In using diagnostic analytics, historical data can be used to match a real-time dynacard to existing issues like fluid pound, unanchored tubing, gas interference, hole in barrel, incomplete tubing fill, worn pump and more. Armed with this information, the extrapolated numbers and calculations can be used to evaluate low production and either adjust run parameters or determine maintenance needs that can increase production.

Emergence of smart analytics

With the availability of cloud infrastructure, edge computing and advancements in numerical methods, predictive and prescriptive analytics now are able to be implemented in real time on production data, providing new ways to optimize production.

For example, in using predictive analytics, realtime data are collected from artificial lift equipment and then transmitted to the cloud. Numerical and machine learning models are fed the data collected and, after processing, are able to detect patterns and trends that indicate when a failure will occur under the current loading and environmental conditions. In turn, the artificial lift equipment can then have its operational parameters changed from commands sent from the cloud to the artificial lift equipment so as to extend its life and allow for planned downtime to make needed repairs.

Alternatively, prescriptive analytics provides actionable insights that can be computed in the cloud or on the edge. As an example, to ensure that corrosion, paraffin, calcium or hydrate buildup does not begin, chemical concentrations can be altered to maintain a prescribed parts per million concentration to slow these effects. Based on data collected around the well site, the injection pumps then can be told to adjust their output as the production system changes to ensure uptime and maintain flow assurance of the system.

The ability to perform the various wellsite analytics can be even more enhanced by the use of edge computing. When computational power is available right at the point of data collection, data can be processed quickly into information that can then be acted upon, thus allowing new discoveries into equipment efficiencies and workflows.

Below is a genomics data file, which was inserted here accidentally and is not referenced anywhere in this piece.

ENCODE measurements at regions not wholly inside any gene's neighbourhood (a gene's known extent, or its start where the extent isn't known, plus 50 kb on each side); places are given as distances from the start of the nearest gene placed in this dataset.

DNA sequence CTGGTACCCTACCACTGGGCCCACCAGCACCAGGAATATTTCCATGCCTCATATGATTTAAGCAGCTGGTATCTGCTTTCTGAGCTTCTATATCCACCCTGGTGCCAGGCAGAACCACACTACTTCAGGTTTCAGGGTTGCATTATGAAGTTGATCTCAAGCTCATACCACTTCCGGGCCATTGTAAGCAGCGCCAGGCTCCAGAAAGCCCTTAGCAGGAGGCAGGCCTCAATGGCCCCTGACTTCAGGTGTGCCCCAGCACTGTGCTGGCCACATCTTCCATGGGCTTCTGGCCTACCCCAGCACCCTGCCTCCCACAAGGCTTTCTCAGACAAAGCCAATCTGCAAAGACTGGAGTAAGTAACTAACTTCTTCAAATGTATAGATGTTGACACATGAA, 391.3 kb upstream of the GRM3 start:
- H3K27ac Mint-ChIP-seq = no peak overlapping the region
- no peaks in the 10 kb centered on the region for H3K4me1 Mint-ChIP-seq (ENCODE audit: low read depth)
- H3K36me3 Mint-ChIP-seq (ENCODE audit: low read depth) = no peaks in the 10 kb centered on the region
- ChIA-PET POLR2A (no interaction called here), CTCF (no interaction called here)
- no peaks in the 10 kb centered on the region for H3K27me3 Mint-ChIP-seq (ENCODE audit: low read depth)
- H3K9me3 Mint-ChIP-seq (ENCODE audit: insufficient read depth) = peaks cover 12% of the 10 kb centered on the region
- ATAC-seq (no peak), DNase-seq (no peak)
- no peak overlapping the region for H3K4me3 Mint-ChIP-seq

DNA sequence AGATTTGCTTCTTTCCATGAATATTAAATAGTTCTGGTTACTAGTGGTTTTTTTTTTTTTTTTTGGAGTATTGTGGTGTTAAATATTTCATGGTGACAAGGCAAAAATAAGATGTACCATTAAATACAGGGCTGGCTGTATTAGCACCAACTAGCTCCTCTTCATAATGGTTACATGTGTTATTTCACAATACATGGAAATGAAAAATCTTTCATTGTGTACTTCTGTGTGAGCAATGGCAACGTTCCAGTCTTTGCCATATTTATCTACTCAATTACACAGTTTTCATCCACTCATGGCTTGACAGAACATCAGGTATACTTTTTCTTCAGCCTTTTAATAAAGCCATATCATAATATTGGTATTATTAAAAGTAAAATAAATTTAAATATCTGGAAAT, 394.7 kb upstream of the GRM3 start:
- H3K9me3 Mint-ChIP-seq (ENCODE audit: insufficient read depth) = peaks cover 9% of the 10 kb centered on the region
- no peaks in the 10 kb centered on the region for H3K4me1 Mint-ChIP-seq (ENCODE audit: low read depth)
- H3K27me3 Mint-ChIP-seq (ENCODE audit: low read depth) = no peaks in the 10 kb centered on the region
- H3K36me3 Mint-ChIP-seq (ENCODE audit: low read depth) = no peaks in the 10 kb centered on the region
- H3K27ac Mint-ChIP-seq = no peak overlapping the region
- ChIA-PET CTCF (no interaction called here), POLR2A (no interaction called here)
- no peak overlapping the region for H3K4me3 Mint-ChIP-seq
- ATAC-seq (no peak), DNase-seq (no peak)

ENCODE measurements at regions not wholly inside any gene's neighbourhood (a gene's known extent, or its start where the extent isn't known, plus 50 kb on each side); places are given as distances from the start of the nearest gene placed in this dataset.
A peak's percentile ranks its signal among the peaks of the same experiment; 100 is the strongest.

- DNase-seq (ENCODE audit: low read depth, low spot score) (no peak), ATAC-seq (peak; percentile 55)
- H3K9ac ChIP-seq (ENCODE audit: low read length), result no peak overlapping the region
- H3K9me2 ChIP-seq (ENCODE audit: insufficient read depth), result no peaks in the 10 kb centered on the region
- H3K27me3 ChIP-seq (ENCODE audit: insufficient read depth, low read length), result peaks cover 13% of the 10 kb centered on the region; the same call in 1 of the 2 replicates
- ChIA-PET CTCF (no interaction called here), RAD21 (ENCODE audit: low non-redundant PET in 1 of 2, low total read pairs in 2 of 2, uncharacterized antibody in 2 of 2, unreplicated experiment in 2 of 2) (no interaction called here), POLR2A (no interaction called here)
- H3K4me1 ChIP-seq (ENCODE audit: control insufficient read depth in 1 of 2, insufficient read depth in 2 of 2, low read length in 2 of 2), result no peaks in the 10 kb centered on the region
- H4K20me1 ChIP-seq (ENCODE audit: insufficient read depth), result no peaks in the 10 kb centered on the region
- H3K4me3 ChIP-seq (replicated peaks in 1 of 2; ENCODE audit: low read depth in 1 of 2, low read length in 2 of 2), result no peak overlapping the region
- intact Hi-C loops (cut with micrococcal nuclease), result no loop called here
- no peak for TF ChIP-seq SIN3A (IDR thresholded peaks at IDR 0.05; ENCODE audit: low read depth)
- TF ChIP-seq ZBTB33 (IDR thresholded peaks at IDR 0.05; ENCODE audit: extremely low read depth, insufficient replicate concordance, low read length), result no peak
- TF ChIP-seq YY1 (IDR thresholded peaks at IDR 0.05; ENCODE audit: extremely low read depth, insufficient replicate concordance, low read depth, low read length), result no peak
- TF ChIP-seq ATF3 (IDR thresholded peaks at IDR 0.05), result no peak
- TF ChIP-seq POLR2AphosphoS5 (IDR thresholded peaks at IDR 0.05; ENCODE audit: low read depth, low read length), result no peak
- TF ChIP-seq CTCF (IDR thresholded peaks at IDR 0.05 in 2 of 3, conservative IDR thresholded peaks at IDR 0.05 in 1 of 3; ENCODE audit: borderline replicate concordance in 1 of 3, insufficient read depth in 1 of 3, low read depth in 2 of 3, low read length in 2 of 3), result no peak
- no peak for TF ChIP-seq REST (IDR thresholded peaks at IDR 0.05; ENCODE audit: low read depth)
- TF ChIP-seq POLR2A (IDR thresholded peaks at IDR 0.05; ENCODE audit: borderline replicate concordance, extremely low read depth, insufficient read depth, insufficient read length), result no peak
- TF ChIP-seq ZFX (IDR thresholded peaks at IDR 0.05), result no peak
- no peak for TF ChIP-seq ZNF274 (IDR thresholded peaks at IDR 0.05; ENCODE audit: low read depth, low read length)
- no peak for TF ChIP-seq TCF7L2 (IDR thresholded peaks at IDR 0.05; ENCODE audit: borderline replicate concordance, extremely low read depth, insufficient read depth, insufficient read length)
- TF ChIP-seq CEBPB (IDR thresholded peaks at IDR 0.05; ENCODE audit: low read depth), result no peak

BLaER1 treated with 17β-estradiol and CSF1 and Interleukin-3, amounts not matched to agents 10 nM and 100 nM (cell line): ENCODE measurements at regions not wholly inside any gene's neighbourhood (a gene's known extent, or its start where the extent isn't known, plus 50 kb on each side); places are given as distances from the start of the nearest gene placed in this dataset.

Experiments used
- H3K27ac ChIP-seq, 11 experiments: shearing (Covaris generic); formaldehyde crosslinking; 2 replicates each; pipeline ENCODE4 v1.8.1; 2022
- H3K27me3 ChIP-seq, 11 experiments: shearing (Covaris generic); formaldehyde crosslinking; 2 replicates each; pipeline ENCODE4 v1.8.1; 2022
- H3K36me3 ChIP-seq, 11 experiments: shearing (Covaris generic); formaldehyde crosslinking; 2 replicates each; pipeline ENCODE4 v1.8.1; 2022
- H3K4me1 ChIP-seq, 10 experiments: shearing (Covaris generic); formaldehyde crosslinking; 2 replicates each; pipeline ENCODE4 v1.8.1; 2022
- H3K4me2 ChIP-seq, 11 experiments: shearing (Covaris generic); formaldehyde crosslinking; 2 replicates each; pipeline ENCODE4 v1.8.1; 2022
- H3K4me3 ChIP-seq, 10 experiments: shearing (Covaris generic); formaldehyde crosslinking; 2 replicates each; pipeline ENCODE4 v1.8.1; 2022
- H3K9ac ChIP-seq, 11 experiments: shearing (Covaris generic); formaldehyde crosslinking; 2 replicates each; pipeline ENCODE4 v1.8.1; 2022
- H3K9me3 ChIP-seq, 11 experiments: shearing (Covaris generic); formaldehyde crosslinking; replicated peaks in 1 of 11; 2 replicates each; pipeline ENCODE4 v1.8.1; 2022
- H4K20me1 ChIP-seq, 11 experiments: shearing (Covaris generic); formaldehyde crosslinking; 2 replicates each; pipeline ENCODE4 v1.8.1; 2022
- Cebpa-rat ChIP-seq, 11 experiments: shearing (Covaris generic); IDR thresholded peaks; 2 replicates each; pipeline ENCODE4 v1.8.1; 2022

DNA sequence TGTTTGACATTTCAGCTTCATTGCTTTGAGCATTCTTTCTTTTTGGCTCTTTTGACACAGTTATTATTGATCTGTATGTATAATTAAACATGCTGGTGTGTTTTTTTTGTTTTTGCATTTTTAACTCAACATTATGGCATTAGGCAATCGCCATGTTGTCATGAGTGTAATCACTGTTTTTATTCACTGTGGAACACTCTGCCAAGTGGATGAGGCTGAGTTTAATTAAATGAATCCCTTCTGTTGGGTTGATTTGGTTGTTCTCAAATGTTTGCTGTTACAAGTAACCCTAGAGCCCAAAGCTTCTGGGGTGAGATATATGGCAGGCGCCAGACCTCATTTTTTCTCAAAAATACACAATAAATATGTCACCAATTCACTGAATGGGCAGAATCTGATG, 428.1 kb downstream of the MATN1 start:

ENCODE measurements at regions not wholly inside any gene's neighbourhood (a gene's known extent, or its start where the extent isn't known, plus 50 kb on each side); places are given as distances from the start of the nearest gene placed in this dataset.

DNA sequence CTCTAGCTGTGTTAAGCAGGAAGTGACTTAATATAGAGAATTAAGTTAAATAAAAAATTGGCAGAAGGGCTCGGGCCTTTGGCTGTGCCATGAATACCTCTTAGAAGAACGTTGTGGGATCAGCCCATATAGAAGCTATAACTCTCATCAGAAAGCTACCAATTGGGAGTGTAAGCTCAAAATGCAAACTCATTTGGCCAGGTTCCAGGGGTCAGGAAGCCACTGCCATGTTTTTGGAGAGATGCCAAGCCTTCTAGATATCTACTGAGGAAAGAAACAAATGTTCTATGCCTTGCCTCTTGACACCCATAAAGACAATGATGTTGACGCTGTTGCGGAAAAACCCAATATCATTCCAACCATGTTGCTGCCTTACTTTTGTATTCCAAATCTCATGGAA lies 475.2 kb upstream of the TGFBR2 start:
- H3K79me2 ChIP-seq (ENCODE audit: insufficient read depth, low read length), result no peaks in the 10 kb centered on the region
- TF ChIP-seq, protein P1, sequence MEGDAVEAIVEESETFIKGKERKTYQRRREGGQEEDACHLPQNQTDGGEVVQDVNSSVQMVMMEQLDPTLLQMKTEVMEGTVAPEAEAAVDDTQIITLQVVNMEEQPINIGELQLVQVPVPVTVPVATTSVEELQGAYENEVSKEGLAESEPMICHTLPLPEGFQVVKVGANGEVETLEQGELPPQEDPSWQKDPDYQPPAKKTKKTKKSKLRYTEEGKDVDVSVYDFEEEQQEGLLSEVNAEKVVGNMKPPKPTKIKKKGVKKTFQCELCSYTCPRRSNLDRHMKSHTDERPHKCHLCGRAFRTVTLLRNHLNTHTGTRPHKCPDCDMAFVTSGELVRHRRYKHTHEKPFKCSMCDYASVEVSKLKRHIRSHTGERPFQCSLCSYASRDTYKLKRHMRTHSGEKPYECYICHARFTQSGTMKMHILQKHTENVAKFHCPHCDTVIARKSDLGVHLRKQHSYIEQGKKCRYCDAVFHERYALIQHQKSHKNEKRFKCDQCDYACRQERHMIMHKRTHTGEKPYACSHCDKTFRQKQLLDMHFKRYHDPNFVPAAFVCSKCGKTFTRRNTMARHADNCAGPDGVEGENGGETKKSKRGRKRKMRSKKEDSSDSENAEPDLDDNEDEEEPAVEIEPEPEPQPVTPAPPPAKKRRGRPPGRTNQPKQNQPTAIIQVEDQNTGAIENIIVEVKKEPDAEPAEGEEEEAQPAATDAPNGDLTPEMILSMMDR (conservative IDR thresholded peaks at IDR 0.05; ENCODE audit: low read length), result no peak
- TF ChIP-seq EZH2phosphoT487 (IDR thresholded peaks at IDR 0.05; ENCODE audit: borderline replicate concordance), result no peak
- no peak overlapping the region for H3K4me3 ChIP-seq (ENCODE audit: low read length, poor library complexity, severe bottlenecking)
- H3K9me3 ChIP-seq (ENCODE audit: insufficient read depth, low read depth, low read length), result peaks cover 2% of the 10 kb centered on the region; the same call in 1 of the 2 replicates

Enhancing workforce efficiency

Utilizing edge-to-cloud data collection does not eliminate the use of manpower, but it greatly reduces the time and travel of technicians in the field. Data that are collected are used to design new workflows so technicians are assigned routes to the most pressing issues and bypass sites where everything is working properly. Incorporating a mobile device into this workflow allows immediate response to a situation by the technician, easier access to data at the well site and the ability to capture nonsensor data.

A field technician uses the WellAware mobile app to access real-time data onsite. (Source: WellAware)

 

When sites do require a visit, inexperienced field personnel gain 20 years of experience when armed with the right information. They no longer have to recall experience or training to troubleshoot a problem—information can be presented on the mobile device that informs them of the correct parts to replace and procedure or safety protocols to follow.

Conclusion

Digital intelligence that will help the industry evolve is found in the edge to cloud-based process of getting data to market. By increasing the footprint and quality of data collection on a well site, companies of any size are able to be more adaptive in their deployment of personnel, inventive in their analytical methods and competitive in their cost to deliver hydrocarbons.